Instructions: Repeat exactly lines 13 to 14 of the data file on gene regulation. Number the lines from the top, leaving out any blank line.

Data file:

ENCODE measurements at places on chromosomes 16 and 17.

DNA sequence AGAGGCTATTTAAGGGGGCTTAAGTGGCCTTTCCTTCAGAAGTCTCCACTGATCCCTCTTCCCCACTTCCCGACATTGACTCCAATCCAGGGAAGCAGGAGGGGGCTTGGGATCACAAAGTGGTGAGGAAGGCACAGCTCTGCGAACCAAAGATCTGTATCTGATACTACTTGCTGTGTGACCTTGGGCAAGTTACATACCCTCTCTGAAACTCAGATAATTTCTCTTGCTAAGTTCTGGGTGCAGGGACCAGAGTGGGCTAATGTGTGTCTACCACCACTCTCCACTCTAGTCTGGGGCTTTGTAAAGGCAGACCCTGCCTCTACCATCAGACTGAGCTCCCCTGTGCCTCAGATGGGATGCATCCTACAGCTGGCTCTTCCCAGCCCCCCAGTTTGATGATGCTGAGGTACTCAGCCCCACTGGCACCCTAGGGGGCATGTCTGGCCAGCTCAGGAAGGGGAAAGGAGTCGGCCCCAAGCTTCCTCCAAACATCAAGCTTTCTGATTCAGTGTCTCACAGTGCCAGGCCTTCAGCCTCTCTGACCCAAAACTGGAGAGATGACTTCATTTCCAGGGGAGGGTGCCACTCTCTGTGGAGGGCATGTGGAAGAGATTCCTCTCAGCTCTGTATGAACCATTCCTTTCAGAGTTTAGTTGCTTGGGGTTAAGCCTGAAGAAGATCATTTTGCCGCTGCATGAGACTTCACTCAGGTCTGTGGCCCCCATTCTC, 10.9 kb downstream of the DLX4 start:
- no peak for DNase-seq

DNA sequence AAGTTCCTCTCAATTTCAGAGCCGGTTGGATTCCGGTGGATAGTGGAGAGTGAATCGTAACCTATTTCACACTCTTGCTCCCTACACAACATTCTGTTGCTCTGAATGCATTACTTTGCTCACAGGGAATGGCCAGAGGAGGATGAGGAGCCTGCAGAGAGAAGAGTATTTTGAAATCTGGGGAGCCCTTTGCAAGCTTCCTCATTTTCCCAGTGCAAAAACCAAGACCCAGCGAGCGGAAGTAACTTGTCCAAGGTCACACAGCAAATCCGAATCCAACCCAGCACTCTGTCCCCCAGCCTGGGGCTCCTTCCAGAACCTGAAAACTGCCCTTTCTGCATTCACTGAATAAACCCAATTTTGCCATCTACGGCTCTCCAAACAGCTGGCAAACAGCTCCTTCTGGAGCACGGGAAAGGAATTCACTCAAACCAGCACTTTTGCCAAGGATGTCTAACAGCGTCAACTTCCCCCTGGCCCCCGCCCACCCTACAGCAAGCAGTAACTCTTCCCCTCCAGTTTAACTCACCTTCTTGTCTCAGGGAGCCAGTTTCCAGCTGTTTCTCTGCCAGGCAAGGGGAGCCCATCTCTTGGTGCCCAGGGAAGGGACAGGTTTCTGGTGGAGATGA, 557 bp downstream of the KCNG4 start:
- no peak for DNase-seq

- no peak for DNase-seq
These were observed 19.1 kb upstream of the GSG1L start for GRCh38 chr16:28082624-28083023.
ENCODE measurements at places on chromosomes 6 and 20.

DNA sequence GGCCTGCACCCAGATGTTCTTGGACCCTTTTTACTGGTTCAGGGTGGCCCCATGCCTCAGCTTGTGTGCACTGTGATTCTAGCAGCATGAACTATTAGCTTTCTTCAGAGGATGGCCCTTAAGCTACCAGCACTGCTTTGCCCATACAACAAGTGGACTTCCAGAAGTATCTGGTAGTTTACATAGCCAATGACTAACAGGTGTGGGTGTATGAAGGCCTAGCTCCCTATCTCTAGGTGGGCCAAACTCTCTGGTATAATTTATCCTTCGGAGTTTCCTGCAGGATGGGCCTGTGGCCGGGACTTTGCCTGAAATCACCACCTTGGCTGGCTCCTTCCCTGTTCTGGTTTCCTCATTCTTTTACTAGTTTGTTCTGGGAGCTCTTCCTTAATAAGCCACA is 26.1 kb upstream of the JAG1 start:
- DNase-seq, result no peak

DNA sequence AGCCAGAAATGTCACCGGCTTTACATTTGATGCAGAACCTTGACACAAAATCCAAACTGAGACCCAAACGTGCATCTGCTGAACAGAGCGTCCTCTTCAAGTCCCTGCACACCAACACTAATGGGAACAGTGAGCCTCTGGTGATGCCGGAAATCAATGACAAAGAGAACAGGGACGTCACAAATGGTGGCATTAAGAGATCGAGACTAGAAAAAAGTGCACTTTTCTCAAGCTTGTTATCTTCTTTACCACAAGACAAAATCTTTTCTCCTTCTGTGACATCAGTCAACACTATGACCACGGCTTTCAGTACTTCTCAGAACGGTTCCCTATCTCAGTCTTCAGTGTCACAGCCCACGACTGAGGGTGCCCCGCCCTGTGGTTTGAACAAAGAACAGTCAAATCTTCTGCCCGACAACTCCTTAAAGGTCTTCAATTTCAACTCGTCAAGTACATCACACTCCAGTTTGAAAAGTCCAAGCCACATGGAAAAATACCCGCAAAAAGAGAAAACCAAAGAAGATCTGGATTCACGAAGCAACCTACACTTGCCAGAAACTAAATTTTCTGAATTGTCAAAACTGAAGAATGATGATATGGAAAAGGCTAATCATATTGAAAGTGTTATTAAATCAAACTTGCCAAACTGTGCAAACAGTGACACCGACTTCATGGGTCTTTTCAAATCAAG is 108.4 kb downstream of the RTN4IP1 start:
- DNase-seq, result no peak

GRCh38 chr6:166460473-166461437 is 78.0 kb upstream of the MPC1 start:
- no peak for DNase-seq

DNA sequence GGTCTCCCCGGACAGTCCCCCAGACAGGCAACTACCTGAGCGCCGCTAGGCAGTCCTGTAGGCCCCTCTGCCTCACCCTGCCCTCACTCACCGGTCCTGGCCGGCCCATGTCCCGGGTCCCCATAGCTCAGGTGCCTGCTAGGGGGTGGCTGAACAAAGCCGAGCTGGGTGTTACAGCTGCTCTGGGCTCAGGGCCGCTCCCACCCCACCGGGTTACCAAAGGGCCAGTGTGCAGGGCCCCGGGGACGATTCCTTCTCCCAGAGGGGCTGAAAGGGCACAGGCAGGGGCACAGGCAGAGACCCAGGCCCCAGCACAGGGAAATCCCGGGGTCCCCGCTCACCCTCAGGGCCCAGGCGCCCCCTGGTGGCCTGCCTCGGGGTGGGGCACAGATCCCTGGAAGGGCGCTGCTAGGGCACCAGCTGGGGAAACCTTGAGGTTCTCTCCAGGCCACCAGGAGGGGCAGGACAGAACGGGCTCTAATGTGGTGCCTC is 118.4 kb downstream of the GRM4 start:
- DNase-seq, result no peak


GRCh38 chr6:166460473-166461437 is 78.0 kb upstream of the MPC1 start:
- no peak for DNase-seq